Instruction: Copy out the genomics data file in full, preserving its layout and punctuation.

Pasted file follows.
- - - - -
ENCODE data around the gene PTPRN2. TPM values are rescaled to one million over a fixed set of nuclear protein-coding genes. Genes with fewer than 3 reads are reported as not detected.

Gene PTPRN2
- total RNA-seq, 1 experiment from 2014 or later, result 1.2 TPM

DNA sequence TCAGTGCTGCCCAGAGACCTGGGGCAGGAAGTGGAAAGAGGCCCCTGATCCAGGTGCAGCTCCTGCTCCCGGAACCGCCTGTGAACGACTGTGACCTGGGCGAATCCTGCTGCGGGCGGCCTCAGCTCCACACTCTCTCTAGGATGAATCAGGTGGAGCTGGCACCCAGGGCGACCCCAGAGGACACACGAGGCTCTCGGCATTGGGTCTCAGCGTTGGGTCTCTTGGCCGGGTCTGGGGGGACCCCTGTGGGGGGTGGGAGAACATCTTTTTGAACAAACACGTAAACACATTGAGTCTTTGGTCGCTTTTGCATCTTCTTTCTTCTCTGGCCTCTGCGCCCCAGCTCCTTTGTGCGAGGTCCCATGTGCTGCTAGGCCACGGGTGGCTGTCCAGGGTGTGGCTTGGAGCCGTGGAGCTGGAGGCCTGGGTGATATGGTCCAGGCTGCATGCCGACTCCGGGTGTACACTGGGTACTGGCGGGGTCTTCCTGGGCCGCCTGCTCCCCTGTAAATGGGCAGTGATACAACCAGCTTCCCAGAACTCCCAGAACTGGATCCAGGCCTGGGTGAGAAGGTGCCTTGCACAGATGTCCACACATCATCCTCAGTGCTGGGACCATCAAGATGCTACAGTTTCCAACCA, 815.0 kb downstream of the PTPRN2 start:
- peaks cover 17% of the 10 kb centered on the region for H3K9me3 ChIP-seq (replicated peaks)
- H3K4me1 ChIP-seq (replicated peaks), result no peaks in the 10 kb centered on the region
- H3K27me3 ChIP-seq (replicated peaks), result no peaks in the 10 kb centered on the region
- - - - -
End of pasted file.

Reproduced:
ENCODE data around the gene PTPRN2. TPM values are rescaled to one million over a fixed set of nuclear protein-coding genes. Genes with fewer than 3 reads are reported as not detected.

Gene PTPRN2
- total RNA-seq, 1 experiment from 2014 or later, result 1.2 TPM

DNA sequence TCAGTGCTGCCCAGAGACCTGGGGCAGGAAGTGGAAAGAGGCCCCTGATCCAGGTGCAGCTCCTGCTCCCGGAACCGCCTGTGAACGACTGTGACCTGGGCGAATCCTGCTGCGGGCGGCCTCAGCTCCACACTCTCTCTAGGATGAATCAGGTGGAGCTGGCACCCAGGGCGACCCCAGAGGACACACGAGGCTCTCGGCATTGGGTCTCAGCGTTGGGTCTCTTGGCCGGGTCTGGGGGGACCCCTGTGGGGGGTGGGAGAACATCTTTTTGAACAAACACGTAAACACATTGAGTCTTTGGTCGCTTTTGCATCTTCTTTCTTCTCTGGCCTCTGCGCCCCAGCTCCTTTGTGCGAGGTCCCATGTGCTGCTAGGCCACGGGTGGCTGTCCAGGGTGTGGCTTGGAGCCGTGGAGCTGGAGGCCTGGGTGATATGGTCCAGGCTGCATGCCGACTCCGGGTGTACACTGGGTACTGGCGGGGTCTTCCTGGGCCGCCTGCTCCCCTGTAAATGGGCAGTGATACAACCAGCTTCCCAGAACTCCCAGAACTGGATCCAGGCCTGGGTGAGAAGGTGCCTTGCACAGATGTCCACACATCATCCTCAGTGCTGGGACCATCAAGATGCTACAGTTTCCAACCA, 815.0 kb downstream of the PTPRN2 start:
- peaks cover 17% of the 10 kb centered on the region for H3K9me3 ChIP-seq (replicated peaks)
- H3K4me1 ChIP-seq (replicated peaks), result no peaks in the 10 kb centered on the region
- H3K27me3 ChIP-seq (replicated peaks), result no peaks in the 10 kb centered on the region